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January 08, 2012
Struct array assign?
Currently D allows code like this (I think you are supposed to use opAssign here...):


struct MyTypedefInt {
   int x;
   this(int xx) { this.x = xx; }
   // void opAssign(int xx) { this.x = xx; }
}
void main() {
   MyTypedefInt x = 1; // OK
}



But if you put the elements into an array they are refused (the same problem happens with BigInts, etc):


struct MyTypedefInt {
   int x;
   this(int xx) { this.x = xx; }
   // void opAssign(int xx) { this.x = xx; }
}
void main() {
   MyTypedefInt[2] a3 = [1, 2]; // Error: cannot implicitly convert expression
}



This too is not accepted:

struct MyTypedefInt {
   int x;
   this(int xx) { this.x = xx; }
   // void opAssign(int xx) { this.x = xx; }
}
void main() {
   MyTypedefInt[2] a3 = [{ 1 }, { 2 }];
}


test.d(7): Error: struct MyTypedefInt has constructors, cannot use { initializers }, use MyTypedefInt( initializers ) instead
test.d(7): Error: struct MyTypedefInt has constructors, cannot use { initializers }, use MyTypedefInt( initializers ) instead


This is accepted:

struct MyTypedefInt {
   int x;
   this(int xx) { this.x = xx; }
}
void main() {
   MyTypedefInt[2] a3 = [MyTypedefInt(1), MyTypedefInt(2)];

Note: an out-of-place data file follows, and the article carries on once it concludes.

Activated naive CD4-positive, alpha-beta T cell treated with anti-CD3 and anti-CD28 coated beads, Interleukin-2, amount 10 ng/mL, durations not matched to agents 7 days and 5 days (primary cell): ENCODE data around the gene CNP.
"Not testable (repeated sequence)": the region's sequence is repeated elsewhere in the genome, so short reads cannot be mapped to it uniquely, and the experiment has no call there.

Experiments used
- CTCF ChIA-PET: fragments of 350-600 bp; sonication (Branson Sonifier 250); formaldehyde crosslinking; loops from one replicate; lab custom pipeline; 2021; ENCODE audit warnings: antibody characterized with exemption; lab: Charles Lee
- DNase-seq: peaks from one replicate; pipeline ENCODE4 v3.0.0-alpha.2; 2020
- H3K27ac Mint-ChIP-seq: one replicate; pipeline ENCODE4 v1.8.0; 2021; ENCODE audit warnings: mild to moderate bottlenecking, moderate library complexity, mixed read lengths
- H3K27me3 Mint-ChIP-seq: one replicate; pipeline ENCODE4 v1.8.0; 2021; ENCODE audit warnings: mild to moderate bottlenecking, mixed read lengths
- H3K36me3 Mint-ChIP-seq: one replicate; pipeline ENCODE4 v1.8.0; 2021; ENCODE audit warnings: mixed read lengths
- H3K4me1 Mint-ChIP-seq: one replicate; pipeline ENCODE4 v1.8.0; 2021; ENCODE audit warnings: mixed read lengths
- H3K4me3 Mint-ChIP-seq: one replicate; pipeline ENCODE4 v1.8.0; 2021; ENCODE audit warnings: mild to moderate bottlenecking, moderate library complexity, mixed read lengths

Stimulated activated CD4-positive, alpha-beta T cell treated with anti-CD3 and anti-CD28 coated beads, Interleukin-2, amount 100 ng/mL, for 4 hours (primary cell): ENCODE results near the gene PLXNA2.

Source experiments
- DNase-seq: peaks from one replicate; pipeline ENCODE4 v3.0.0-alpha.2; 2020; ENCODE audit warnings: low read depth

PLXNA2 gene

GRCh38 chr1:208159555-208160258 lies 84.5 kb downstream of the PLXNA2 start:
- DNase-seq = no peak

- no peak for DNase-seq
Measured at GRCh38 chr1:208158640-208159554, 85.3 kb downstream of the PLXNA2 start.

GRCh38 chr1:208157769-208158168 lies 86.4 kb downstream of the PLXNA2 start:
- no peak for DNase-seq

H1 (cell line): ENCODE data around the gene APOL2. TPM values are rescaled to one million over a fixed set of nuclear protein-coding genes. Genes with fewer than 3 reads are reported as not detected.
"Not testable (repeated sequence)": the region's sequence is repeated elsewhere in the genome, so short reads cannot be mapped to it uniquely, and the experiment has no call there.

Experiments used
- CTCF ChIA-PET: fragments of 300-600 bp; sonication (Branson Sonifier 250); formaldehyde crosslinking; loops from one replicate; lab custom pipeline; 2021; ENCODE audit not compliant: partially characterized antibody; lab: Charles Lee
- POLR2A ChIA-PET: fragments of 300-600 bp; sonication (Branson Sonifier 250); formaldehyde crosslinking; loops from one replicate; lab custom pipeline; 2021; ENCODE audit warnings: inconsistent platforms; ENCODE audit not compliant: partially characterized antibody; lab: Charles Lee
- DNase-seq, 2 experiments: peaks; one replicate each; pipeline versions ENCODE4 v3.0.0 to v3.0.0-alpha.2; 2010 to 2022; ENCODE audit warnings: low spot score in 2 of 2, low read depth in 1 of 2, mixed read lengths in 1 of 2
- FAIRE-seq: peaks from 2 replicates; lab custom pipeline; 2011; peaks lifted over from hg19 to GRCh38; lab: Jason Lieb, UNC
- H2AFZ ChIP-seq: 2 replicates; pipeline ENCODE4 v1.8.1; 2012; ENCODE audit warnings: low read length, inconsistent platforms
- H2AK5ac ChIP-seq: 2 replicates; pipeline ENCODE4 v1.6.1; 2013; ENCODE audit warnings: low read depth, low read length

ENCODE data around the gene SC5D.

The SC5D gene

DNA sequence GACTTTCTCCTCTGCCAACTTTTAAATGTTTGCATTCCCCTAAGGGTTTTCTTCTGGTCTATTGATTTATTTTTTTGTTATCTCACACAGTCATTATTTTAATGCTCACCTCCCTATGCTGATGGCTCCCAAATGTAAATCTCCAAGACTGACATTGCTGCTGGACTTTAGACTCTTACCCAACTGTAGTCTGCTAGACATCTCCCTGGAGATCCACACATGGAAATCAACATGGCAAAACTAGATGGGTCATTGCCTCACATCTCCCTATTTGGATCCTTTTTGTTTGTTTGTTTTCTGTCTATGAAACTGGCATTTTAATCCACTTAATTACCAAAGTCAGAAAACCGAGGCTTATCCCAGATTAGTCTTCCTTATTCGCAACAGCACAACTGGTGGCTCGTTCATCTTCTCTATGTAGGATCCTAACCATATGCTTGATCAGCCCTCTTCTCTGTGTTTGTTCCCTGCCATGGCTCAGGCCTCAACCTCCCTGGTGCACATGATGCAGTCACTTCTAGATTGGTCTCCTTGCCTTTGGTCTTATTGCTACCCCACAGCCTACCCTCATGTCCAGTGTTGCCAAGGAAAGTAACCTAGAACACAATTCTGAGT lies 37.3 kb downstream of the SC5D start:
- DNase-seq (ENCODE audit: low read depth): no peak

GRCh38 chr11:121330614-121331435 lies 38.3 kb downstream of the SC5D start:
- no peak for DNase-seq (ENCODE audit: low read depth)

}


but it's not so nice to write, even if you shorten the name of MyTypedefInt to a single char:

struct MyTypedefInt {
   int x;
   this(int xx) { this.x = xx; }
}
void main() {
   alias MyTypedefInt M;
   MyTypedefInt[2] a3 = [M(1), M(2)];
}



So is it possible and wise to support code like:
MyTypedefInt[2] a3 = [1, 2];
MyTypedefInt[] a4 = [1, 2];
MyTypedefInt[][] a5 = [[1, 2], [3, 4]];


Here is an usage example of code like that, this is Ada code:


subtype Number is Natural range 0 .. 9;
subtype Valid_Number is Number range 1 .. 9;
type Board is array (Valid_Number, Valid_Number) of Number;
Sample_Board : Board := (1 => (3, 9, 4, 0, 0, 2, 6, 7, 0),
                        2 => (0, 0, 0, 3, 0, 0, 4, 0, 0),
                        3 => (5, 0, 0, 6, 9, 0, 0, 2, 0),
                        4 => (0, 4, 5, 0, 0, 0, 9, 0, 0),
                        5 => (6, 0, 0, 0, 0, 0, 0, 0, 7),
                        6 => (0, 0, 7, 0, 0, 0, 5, 8, 0),
                        7 => (0, 1, 0, 0, 6, 7, 0, 0, 8),
                        8 => (0, 0, 9, 0, 0, 8, 0, 0, 0),
                        9 => (0, 2, 6, 4, 0, 0, 7, 3, 5));



With the change I have suggested (plus library-defined TypeDef and SubRange) you are able to write something similar in D2 too (here I have ignored Valid_Number, the type of the array index), despite it looks a bit worse:


alias TypeDef!(SubRange!(size_t, 0, 10)) Number;
alias TypeDef!(Number[9][9]) Board;
Board sampleBoard = [[3, 9, 4, 0, 0, 2, 6, 7, 0],
                    [0, 0, 0, 3, 0, 0, 4, 0, 0],
                    [5, 0, 0, 6, 9, 0, 0, 2, 0],
                    [0, 4, 5, 0, 0, 0, 9, 0, 0],
                    [6, 0, 0, 0, 0, 0, 0, 0, 7],
                    [0, 0, 7, 0, 0, 0, 5, 8, 0],
                    [0, 1, 0, 0, 6, 7, 0, 0, 8],
                    [0, 0, 9, 0, 0, 8, 0, 0, 0],
                    [0, 2, 6, 4, 0, 0, 7, 3, 5]];


This *encourages* to write D code with more static safety, that for me is one of the main purposes of using static typing in the first place. D is designed to write more than just game engines :-)

Bye,
bearophile
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